By Julian Knight
Personal finance reporter, BBC News
Emma Dellaway, 25, from south London, likes to know that the money sitting in her current account is not doing harm.
Emma is interested in the middle east and all things ethical
"I don't have much money, as I am just starting out on my career, but what I do have should not be used unethically," she says.
"I hate to think of arms going to some African country funded, however indirectly, from my account."
Ms Dellaway took an unusual step to follow through her ethical beliefs.
She opened an Islamic current account.
Ms Dellaway is not alone in equating Islamic finance with ethical living.
"Branches are reporting interest from all communities," says Paul Sherrin, head of Islamic Finance at Lloyds TSB, which allong with HSBC and Islamic Bank of Britain offers Sharia compliant accounts.
"There is an international precedent for this. In Malaysia up to 25% of Islamic accounts are opened by non-Muslims.
"This is happening on a smaller scale over here, a number of non-Muslims are keen that the account doesn't get involved in interest or anything they perceive as unethical."
Islamic accounts comply with Sharia law.
Under Sharia Islamic law, making money from money, such as charging interest, is usury and therefore not permitted.
PRINCIPLES OF ISLAMIC BANKING
All money must be invested in industries Muslims consider ethical
The giving or receiving of interest is forbidden
Money cannot be simply traded for money
Money can be used to buy goods or services, which can then be sold for a profit
Wealth should be generated only through legitimate trade and investment in assets.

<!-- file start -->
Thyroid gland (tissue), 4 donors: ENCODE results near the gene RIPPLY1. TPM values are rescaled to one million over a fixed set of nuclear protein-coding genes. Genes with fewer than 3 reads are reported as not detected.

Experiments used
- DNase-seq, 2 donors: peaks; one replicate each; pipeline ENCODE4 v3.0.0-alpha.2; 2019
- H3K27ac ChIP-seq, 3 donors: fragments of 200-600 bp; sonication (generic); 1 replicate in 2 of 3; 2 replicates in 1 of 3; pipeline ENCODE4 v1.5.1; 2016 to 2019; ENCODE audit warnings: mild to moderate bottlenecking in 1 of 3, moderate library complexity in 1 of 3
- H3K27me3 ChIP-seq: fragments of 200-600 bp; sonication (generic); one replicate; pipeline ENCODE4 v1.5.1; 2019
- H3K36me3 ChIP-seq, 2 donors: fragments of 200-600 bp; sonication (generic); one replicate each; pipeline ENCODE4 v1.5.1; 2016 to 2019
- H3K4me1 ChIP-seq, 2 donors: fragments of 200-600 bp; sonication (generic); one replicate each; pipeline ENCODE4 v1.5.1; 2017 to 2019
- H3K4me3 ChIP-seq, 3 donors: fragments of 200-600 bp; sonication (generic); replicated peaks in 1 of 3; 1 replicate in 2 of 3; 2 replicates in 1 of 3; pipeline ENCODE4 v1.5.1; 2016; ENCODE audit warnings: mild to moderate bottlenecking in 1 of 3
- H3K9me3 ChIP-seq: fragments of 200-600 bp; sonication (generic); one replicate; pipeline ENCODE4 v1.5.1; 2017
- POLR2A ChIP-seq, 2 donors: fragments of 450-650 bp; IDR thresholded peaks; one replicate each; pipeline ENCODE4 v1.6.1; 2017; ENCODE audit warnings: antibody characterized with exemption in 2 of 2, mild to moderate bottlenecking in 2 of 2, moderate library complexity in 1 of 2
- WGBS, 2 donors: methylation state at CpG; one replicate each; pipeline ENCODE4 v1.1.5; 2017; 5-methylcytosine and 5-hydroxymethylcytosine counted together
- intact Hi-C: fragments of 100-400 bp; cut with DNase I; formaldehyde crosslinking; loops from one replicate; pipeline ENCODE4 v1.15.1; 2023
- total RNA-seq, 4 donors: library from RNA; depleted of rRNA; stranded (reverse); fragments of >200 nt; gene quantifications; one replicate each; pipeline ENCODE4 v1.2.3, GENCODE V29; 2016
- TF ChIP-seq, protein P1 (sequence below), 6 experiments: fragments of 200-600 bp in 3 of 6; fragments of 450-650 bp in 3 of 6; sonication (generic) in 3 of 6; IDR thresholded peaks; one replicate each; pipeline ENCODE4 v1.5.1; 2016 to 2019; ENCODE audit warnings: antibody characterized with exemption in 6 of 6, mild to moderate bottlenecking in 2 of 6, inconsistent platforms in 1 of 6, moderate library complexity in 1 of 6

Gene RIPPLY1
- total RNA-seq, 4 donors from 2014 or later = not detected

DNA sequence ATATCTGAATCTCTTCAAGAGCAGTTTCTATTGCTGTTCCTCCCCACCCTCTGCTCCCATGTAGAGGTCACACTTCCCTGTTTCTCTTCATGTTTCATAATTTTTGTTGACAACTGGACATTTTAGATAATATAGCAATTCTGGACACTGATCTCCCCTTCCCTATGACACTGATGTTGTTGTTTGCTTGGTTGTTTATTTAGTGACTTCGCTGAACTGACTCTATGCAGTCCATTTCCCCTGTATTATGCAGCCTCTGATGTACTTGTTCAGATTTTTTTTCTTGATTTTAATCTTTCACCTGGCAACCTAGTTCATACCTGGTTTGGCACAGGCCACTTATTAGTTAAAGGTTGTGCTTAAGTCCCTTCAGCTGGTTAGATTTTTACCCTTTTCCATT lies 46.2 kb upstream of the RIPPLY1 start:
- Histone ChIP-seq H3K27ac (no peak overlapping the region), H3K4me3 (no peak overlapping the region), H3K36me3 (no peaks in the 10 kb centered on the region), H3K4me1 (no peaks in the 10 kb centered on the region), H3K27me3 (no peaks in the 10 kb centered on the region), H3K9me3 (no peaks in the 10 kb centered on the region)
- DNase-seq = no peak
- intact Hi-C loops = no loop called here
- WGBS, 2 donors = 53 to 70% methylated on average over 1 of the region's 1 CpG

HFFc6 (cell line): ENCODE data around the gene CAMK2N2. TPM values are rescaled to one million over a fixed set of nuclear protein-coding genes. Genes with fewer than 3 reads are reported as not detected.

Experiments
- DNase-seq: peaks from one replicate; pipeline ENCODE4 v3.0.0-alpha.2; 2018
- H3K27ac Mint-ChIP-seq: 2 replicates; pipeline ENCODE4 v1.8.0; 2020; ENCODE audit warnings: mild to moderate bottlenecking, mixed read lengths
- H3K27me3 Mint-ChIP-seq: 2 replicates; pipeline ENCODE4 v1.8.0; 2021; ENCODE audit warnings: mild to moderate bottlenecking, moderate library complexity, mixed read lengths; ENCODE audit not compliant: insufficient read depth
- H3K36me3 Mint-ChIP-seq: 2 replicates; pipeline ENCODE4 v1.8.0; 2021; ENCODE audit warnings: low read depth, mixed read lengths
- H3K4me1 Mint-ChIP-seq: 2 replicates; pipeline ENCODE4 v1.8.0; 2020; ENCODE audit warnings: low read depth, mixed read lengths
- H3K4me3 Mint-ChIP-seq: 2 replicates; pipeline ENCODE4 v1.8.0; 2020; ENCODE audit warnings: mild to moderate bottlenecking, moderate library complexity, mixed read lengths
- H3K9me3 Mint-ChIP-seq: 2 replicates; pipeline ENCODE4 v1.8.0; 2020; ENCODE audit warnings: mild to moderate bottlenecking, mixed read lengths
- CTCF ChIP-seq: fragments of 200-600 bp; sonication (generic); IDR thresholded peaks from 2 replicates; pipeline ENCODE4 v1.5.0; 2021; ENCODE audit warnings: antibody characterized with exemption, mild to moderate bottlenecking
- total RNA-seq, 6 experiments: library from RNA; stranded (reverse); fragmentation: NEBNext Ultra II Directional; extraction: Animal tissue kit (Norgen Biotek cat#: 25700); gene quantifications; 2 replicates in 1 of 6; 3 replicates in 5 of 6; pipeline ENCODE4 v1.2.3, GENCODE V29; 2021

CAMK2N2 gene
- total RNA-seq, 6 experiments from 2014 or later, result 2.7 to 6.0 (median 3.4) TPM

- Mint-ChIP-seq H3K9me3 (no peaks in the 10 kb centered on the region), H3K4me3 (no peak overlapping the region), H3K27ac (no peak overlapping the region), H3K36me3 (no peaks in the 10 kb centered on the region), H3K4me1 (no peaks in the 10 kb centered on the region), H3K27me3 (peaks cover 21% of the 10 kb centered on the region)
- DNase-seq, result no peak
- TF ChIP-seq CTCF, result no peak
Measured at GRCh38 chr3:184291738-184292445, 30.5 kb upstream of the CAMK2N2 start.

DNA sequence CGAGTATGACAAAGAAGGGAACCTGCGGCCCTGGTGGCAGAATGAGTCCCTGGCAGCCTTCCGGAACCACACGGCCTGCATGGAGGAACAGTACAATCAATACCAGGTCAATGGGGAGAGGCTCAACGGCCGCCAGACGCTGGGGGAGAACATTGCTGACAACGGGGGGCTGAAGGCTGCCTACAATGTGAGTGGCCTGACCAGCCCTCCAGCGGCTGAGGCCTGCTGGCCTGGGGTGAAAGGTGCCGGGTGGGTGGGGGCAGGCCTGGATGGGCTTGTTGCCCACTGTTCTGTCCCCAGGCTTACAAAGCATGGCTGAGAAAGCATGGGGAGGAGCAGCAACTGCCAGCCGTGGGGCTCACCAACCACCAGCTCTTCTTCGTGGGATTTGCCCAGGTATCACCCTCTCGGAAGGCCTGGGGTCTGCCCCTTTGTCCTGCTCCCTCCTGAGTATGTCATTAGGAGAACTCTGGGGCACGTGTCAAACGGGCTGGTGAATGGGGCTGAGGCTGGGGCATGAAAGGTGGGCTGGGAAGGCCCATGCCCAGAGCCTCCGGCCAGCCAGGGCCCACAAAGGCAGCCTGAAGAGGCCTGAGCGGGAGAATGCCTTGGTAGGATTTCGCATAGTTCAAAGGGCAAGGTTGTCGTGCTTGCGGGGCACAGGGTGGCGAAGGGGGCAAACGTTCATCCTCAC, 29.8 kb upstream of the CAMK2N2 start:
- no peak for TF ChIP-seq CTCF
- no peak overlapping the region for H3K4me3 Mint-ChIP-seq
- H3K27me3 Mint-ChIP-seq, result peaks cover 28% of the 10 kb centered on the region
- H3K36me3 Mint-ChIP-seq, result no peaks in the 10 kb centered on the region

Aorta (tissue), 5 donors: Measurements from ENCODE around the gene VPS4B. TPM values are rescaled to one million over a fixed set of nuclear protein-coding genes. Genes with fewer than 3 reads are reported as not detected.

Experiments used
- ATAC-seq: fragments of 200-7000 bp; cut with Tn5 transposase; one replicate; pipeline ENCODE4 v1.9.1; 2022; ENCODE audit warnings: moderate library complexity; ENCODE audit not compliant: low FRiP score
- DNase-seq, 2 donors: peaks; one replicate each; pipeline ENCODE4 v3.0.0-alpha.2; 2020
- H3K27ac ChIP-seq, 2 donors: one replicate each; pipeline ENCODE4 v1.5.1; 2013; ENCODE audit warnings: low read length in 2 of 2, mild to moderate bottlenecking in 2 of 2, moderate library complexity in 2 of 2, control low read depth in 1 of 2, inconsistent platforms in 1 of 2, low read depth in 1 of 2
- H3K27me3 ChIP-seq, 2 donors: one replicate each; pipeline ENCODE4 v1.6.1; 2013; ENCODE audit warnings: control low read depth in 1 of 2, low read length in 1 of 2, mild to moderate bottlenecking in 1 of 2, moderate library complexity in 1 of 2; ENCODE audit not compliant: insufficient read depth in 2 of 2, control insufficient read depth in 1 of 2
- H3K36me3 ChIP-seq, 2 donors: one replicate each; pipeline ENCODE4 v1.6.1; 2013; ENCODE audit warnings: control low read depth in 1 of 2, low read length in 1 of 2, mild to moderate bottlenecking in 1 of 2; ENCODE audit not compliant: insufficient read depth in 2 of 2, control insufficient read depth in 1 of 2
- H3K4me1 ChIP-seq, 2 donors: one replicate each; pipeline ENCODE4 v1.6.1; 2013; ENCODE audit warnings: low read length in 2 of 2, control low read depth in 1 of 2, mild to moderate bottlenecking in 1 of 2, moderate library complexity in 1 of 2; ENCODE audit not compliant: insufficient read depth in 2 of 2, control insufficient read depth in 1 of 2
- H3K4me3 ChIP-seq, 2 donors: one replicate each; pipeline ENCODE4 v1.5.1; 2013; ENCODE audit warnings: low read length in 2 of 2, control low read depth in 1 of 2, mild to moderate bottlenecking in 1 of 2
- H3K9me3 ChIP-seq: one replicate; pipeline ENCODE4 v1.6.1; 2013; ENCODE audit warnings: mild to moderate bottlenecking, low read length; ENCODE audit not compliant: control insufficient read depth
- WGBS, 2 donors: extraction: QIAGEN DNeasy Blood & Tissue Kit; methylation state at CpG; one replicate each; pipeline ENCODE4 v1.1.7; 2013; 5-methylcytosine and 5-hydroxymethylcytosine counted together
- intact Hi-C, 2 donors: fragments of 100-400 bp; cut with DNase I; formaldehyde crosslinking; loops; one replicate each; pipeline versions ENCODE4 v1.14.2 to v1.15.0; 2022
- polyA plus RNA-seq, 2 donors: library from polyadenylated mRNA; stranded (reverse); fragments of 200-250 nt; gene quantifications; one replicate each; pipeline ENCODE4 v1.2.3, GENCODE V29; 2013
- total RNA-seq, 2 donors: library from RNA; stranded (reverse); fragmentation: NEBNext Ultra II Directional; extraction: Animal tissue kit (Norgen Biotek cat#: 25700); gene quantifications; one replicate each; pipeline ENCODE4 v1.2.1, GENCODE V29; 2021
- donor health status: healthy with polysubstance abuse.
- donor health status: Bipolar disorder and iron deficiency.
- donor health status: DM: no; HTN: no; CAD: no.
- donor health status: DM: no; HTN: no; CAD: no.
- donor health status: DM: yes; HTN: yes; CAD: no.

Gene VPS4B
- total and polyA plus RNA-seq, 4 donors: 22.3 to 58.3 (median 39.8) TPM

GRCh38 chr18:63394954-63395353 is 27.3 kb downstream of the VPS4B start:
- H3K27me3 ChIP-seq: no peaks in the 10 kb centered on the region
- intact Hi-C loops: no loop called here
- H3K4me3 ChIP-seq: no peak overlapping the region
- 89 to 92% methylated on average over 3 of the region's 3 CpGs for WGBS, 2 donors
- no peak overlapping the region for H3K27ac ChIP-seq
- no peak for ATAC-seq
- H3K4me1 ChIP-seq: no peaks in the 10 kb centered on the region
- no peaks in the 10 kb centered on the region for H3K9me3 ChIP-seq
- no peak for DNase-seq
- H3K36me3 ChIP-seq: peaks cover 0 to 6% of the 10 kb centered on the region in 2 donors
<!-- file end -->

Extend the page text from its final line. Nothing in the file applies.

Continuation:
But what really appeals to Ms Dellaway are the other aspects of Islamic banking.
"I have a guarantee that my money will not be used to invest in arms or tobacco," she says.
Sharia law also forbids investment in alcohol, gambling and pornography.
Ms Dellaway has always been interested in the Middle East. She has spent time in Libya, studied politics at university and has friends from all faiths.
The reaction amongst Ms Dellaway's friends and family to her decision seems to bear this out.
"They have been really interested in what I have done. They ask lots of questions and can see how closely ethical finance and the Islamic financial models fit together," Ms Dellaway says.
"When I went into my branch and told them I was keen on opening an Islamic current account, the staff member was unsurprised.
"I thought that perhaps I would be looked at as a bit of a lunatic but not a bit of it."
The fact that Islamic bank accounts do not pay interest is not a problem to Ms Dellaway.
"I see giving up interest the same as recycling, visiting a farmers market or using the Red American Express card.
"Perhaps, though, if I had lots of money I would look at it differently and want interest."